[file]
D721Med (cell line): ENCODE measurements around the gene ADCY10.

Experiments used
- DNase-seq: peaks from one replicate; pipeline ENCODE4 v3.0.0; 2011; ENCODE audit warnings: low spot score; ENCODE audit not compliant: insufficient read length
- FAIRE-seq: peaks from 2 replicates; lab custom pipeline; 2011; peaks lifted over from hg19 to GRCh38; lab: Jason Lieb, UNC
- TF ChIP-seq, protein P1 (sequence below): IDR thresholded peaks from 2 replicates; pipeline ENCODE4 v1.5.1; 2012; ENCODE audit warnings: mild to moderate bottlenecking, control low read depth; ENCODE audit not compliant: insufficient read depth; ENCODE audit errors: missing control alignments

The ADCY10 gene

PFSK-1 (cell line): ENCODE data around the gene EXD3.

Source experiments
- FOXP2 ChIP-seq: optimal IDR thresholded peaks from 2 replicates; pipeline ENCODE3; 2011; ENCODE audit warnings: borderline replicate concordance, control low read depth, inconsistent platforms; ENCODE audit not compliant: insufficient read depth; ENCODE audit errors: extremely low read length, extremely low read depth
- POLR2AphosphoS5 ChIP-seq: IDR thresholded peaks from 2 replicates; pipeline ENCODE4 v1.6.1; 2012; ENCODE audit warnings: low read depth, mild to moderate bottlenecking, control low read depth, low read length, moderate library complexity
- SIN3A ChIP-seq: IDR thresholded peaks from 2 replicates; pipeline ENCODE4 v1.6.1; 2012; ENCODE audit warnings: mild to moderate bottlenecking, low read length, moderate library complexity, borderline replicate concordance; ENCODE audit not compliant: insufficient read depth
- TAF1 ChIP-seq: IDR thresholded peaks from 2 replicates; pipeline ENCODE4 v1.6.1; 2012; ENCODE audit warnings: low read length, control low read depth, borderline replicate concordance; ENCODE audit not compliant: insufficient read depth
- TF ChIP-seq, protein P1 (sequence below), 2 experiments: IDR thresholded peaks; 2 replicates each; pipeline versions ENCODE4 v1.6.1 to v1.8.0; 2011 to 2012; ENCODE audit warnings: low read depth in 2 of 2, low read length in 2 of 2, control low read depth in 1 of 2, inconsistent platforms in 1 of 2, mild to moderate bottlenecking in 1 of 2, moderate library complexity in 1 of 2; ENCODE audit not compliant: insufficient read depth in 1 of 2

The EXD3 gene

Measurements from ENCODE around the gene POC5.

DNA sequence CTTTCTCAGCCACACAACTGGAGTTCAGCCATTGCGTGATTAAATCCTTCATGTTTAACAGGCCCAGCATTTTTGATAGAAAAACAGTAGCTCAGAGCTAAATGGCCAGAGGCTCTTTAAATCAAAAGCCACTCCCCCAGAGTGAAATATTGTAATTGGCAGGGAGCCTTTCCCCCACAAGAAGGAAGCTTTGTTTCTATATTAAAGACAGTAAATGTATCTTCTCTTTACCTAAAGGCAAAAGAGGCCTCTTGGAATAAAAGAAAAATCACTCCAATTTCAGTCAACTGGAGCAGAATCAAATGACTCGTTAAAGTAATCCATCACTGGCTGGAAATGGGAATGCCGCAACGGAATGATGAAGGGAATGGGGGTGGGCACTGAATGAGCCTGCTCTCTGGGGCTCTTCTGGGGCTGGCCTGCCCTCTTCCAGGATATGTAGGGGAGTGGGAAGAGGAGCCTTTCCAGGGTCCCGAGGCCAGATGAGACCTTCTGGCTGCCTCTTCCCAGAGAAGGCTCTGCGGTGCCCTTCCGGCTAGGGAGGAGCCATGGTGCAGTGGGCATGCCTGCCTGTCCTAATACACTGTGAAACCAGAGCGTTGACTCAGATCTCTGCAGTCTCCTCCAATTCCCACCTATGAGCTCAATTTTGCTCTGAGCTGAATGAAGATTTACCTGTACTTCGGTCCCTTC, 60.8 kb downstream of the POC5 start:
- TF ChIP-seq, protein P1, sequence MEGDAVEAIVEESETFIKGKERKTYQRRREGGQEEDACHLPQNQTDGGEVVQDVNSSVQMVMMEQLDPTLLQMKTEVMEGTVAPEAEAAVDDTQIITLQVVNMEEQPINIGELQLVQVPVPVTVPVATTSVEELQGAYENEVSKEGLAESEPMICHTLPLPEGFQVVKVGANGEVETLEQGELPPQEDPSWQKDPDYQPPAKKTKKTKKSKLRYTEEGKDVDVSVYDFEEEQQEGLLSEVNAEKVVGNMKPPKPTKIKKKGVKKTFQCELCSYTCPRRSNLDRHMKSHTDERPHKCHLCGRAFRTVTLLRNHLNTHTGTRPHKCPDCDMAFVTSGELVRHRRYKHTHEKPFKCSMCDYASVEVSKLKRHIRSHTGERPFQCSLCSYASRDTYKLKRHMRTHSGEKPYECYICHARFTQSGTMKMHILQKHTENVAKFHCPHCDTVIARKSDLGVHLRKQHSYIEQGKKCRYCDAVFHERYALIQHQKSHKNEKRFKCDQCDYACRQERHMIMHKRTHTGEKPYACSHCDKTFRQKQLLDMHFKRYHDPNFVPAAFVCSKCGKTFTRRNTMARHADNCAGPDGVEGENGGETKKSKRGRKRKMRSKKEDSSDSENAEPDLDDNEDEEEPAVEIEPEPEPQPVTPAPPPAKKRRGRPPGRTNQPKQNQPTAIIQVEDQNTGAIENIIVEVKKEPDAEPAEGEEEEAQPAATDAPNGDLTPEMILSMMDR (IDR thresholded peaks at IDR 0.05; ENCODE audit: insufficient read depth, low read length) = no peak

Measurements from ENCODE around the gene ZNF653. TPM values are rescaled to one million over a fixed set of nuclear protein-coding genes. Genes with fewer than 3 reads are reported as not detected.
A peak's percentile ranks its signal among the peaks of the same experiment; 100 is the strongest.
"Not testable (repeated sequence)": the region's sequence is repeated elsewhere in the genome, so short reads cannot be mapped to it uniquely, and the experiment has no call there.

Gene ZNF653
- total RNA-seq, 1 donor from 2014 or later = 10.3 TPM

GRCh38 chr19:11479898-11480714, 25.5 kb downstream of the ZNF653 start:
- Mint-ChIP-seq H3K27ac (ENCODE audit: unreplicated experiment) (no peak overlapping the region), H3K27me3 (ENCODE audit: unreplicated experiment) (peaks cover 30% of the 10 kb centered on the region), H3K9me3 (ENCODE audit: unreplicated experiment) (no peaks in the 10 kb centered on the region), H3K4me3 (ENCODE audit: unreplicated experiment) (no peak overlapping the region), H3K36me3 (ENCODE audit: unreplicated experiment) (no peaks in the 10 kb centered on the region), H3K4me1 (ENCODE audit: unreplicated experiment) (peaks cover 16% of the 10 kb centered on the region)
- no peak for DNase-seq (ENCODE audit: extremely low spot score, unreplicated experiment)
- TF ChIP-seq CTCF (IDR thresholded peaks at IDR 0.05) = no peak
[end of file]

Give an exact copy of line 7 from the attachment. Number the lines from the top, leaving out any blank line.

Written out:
PFSK-1 (cell line): ENCODE data around the gene EXD3.